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More Emerging Montreal Canadiens 2024 NHL Draft Targets



Top prospects for the 2024 NHL draft Montreal Canadiens

In a recent article, Marco D’Amico identified some emerging Montreal Canadiens draft targets.

With the standings solidified we now have a better sense of where Kent Hughes and his team will be selecting their new shiny toy.

That said, apart from a consensus number-one pick in Macklin Celebrini, trying to predict the order of the players selected in the top 10 is as impossible as avoiding potholes while driving on Quebec’s spring roads.

With that in mind, here’s a look at some other potential draft targets the Montreal Canadiens may be happy to nab on June 28.

Ivan Demidov

While it appears the Montreal Canadiens were shy to gamble on Matvei Michkov at last year’s draft, likely due to the so-called “Russian factor” and the uncertainties caused by the war in Ukraine, there’s a real possibility they face a similar dilemma, this summer.

Russian winger Ivan Demidov has been torching the MHL (Russia’s junior league) all year with 23 goals and 37 assists in 30 games and hasn’t cooled down in the playoffs. He currently has 15 goals and 11 assists in just 15 playoff games.

Regardless of the points total, the sheer display of dominance has been a treat to watch.

Demidov’s tantalizing stick handling, accurate shot, and dazzling edge work would make him the de facto best Montreal Canadiens forward prospect.

With one remaining year to his contract, he is not expected to re-sign in the KHL – making the jump to North America as soon as the 25/26 season. The fact he has been playing in the MHL, rather than the VHL or KHL, is likely a punishment for his intentions to jump ship on the first occasion.

So while his development path likely stagnates in the MHL next year – preventing him from facing top-notch competition and developing pro habits – the good news is he will reportedly gladly hop on the first plane to join his NHL team as soon as his contract expires.

It can be argued he’s the second-best forward prospect in this year’s draft, but will he be taken in the top five – or just outside, where the Montreal Canadiens could pounce on him?

Hard to tell.

Cole Eiserman

Touted as the potential number-one prospect at the start of the season, Eiserman’s slide through the rankings has been spectacular – and perhaps greatly exaggerated.

While he may not be the playdriver on his line – nor a defensive specialist, he’s a good skater with a solid frame at 6 foot, 196 lbs, who brings an invaluable skill in today’s game: goal scoring.

Let me re-phrase: goals galore!

Eiserman only trails Cole Caufield for the U.S. National Team Development Program’s most goals of all-time and for a single season, with 118 (to Caufield’s 126), also beating the likes of Austin Matthews for most goals in a season.

However, Eiserman played 12 fewer games and still finished with the same number of career points as Caufield (180).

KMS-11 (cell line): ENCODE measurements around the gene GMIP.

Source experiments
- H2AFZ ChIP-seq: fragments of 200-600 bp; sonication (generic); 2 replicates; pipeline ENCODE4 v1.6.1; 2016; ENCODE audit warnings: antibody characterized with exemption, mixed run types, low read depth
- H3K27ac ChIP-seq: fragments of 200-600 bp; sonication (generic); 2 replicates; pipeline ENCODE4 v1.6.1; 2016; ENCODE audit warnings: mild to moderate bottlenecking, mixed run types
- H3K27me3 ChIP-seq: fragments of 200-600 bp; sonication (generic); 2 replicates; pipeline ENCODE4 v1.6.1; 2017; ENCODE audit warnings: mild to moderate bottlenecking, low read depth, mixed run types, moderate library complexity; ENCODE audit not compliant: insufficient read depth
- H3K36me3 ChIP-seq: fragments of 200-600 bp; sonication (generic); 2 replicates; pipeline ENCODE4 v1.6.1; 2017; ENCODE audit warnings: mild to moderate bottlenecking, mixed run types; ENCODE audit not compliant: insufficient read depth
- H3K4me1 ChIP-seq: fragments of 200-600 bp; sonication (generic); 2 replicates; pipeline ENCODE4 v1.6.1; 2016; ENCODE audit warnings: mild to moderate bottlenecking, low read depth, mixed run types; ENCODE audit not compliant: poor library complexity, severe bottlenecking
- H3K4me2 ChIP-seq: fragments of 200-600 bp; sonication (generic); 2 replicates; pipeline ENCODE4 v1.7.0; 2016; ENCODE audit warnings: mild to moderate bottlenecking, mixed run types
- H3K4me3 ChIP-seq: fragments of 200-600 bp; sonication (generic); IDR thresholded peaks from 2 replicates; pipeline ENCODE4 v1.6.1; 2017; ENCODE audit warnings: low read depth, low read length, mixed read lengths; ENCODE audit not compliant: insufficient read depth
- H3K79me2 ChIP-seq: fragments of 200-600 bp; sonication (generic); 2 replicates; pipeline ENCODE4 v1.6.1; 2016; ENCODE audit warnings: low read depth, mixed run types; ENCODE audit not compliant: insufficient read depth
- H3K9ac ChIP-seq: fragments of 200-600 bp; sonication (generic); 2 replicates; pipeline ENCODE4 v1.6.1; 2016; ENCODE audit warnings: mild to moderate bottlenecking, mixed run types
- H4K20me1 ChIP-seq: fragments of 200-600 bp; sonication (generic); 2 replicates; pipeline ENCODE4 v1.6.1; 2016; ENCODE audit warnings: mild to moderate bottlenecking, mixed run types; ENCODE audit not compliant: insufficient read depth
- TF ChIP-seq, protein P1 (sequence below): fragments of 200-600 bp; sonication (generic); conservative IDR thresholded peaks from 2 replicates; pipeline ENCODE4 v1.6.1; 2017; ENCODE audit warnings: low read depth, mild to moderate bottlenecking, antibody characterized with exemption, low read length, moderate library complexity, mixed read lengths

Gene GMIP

Perhaps better defensive awareness, puck control, and puck management can be imparted to round out his game, but with the goal-scoring potential he has, these should be secondary things to worry about.

We don’t hear a lot about Alex Ovechkin’s defensive game, do we? Simply because he makes up for it the same way Eiserman could.

Artyom Levshunov / Zeev Buium

In Kent Hughes’ exit interview, he hinted that the priority would likely be to draft a forward with the pick they hold.

However, it isn’t impossible to imagine a scenario (although unlikely) where all the top forwards they covet are taken, and a legitimate top defender miraculously slides to their rank.

It’s unclear how the Montreal Canadiens front office appraises the ceiling of all their current defensive prospects and players, but they could legitimately feel they have a slew of potential number two to four defencemen without a clear-cut, bonafide number one prospect in the pipeline.

No disrespect to Kaiden Guhle, David Reinbacher, or Lane Hutson, but it’s possible this management group would view Artyom Levshunov or Zeev Buium as more complete players with higher upside.

Levshunov (6’2, 209 lbs, RD) is ranked as the top defenceman of this draft by many, and the brilliance of Buium (6′, 183 lbs, LD) in high-profile events such as the World Juniors, and more recently at the NCAA’s Frozen Four, has seen his stock rise.

Both play in the NCAA, where Levshunov (Michigan State) tallied 35 points in 38 games, whereas Buium (Univ. of Denver) notched 50 points in 42 contests, en route to the NCAA championship.

They’re both highly skilled puck movers with elegant skating strides, fantastic mobility, natural offensive flair, abilities, and high-end hockey acumen.

For the Montreal Canadiens’ management, drafting a top-end defenceman could make it easier to trade another one for a young forward. We recently saw the Anaheim Ducks take advantage of this strategy, as they flipped defenceman Jamie Drysdale for blue chip centerman, Cutter Gauthier.

Could the Habs be tempted to employ the same approach?